Updated: Jun 10
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OGDEN — The two Democratic hopefuls in the 1st District U.S. House race met for their second pre-primary debate, offering contrasting focuses and styles. Jamie Cheek emphasized her “big, progressive” ideas and desire to help those in need. She’s originally from Wyoming but now lives in Ogden and has worked in vocational rehabilitation with the Utah Office of State Rehabilitation in the Logan, Brigham City and Ogden areas for the last seven years.
“I work every day with the people in our community who are fallen behind and who are fallen through the cracks because of the decisions made in Washington,” she said. She voiced particular concern with everyday people. “We must win for working people. This past decade, working people have witnessed stagnant wages, increased prices, increased taxes, increased costs of health care, benefits cuts, broken dreams, broken families. It has to stop,” she said. Darren Parry put a focus on his roots in the area and his working relationships with power brokers as a leader in the Northwestern Band of the Shoshone Nation. His duties as tribal leader “have given me a seat at the table with local county government, the governor, the state legislature and our federal delegation,” he said. Moreover, he is deeply familiar with the 1st District, which includes Weber County, northern Davis County and eight other counties in northern and northeastern Utah. He was born and raised in Syracuse, he noted, has lived in both Weber and Davis counties and now lives in Providence in the Cache Valley. The district “is really known to me and I know the people that reside there. I know what their wishes are. I know what their dreams are,” he said. On specifics, they sounded off on health care, police reform and the national debt, among other topics. Monday’s debate, available online, was hosted by Weber State University’s Olene Walker Institute of Politics and Public Service. U.S. Rep. Rob Bishop, a Republican from Brigham City, now holds the 1st District seat, but he isn’t seeking reelection to the post. That’s created a crowded field, with four GOPers and the two Democrats facing off in their respective primaries on June 30 for a place on the Nov. 3 general election ballot. The four GOPers are Blake Moore, Kerry Gibson, Katie Witt and Bob Stevenson, and they face off in a debate also hosted by Weber State, to be streamed via the Walker Institute’s Facebook page starting at 5:30 p.m. Tuesday. Improving healthcare coverage was a notable point of departure for the two candidates. Cheek backs universal healthcare coverage via expansion of the federal Medicare health program to everyone. “This is a program that allows everyone who needs it healthcare coverage, and it makes it more affordable and more accessible,” she said. The Affordable Care Act, or ACA, passed under President Barack Obama, doesn’t go far enough, according to Cheek. Moreover, it faces constant attack from Republican lawmakers. “Just standing by the ACA, which was progressive when it was passed, is not enough. We have to take bigger steps,” she said. Medicare for all may take time to achieve, but taking “a progressive stance and being bold in these bipartisan negotiations allows us to make real change.” Parry, by contrast, spoke of using the ACA as a jumping-off point. “I believe in defending and strengthening the Affordable Care Act. While it’s not perfect, it serves a means and we need to make sure we tweak that all the time. I will work with Republicans to lower prescription drug costs, especially for the elderly,” he said, adding that the federal Medicaid program, geared to low-income people, kids and others, needs to be expanded.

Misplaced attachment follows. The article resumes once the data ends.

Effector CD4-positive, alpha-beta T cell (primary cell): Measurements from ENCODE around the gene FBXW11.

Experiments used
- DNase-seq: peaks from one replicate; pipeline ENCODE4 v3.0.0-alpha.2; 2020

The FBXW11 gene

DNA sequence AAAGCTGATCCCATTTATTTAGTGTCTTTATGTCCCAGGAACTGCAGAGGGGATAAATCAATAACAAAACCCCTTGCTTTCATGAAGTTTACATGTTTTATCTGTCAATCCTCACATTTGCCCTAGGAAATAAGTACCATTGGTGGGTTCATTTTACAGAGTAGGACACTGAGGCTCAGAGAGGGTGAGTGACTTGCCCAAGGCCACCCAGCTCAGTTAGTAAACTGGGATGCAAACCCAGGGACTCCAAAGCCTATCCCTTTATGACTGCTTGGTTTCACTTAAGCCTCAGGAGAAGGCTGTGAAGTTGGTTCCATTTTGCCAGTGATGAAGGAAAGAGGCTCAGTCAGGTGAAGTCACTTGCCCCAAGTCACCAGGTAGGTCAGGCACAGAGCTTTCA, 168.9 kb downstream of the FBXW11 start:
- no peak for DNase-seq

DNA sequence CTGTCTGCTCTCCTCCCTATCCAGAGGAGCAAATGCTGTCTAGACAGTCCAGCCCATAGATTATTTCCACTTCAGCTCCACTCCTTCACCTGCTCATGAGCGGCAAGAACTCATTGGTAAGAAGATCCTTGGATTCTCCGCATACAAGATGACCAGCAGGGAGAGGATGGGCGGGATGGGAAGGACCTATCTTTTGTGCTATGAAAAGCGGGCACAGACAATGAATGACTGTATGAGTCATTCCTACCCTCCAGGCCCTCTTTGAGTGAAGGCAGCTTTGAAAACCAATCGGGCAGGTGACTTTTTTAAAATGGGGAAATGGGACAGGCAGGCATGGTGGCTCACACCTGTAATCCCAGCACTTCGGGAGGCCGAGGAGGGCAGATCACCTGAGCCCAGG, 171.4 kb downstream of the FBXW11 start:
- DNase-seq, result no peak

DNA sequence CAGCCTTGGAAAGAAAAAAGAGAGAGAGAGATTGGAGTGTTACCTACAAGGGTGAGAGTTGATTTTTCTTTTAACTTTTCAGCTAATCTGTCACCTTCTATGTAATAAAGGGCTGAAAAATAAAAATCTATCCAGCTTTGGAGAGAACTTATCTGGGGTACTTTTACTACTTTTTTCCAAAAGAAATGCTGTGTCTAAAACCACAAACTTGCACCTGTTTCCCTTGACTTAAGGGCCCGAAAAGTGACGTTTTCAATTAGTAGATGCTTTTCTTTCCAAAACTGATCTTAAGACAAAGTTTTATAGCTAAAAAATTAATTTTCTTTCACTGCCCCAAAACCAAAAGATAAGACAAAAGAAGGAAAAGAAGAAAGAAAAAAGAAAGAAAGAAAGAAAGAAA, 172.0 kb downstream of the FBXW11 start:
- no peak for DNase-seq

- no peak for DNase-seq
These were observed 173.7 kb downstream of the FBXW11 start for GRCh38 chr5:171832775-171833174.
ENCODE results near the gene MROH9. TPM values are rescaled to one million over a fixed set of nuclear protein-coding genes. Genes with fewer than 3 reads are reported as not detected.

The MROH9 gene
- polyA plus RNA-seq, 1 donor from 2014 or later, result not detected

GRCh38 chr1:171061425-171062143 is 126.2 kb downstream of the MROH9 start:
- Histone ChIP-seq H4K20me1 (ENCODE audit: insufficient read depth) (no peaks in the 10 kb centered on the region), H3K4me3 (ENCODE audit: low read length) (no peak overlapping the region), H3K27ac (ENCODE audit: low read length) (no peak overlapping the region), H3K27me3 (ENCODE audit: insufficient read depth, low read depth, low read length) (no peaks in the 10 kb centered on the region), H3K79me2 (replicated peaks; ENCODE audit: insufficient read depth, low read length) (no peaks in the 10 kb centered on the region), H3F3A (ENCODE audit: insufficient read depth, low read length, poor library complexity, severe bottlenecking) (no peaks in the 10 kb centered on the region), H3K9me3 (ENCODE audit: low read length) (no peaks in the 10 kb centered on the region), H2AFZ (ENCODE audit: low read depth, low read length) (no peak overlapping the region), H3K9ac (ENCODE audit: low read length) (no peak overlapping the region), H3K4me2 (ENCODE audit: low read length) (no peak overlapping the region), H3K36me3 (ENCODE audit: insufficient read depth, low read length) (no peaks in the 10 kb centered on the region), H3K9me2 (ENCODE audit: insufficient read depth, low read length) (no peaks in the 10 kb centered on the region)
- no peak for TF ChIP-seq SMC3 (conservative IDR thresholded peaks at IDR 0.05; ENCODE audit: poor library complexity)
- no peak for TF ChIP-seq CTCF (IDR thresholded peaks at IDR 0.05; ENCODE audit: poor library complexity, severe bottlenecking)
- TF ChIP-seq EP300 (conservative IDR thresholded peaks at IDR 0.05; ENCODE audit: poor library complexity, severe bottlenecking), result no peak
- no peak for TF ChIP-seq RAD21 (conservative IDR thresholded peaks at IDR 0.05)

The candidates were also asked what sort of policy they’d seek in the pursuit of social and racial justice.
Cheek alluded to the ongoing protests against police brutality and for racial justice stemming from the death of George Floyd at the hands of a Minneapolis police officer. “This is the biggest civil rights movement that we have seen, and so we need to be taking drastic action,” Cheek said. She “fully” backs a proposal put forward by Lex Scott, leader of Black Lives Matter Utah, that calls for a focus on deescalation training for police officers, would regulate release of video from officers’ body cameras and more.
Parry said the issue hits home for him as a Native American, noting the Bear River Massacre of 1863, which resulted in the decimation of many of his Shoshone forebears at the hands of the U.S. Army. Floyd, he said, “was murdered by a police officer” but he emphasized the import of nonviolent means to demonstrate against such instances.
“I support the rights to protest. But I support the right for nonviolent protest and I condemn all of the protests that have happened that have caused destruction,” he said. Both candidates expressed support for police reform legislation put forward Monday by Democrats in the U.S. House, the Justice and Policing Act of 2020. The measure would ban use of chokeholds by police, create a national police registry for misdeeds and prohibit transfer of U.S. military equipment to local police departments.
To reduce the national debt, Cheek said federal tax law needs to be changed to assure that the super wealthy pay “their fair share,” a bigger slice of taxes. “I’m talking about the top 1%, the kind who own three or four homes and have summer yachts. Those are the people who need to be paying taxes on their income, and that will help us cover some of this debt that we talk about,” she said. She’d oppose cuts to the U.S. Social Security and Medicare systems.
Parry would likewise oppose cuts to social programs to balance the budget. The issue, though, “absolutely has to be a priority” so future generations don’t foot the bill. A solution could come via a balanced budget amendment, he said, putting the focus on working with Republicans “to make sure we spend within our means.”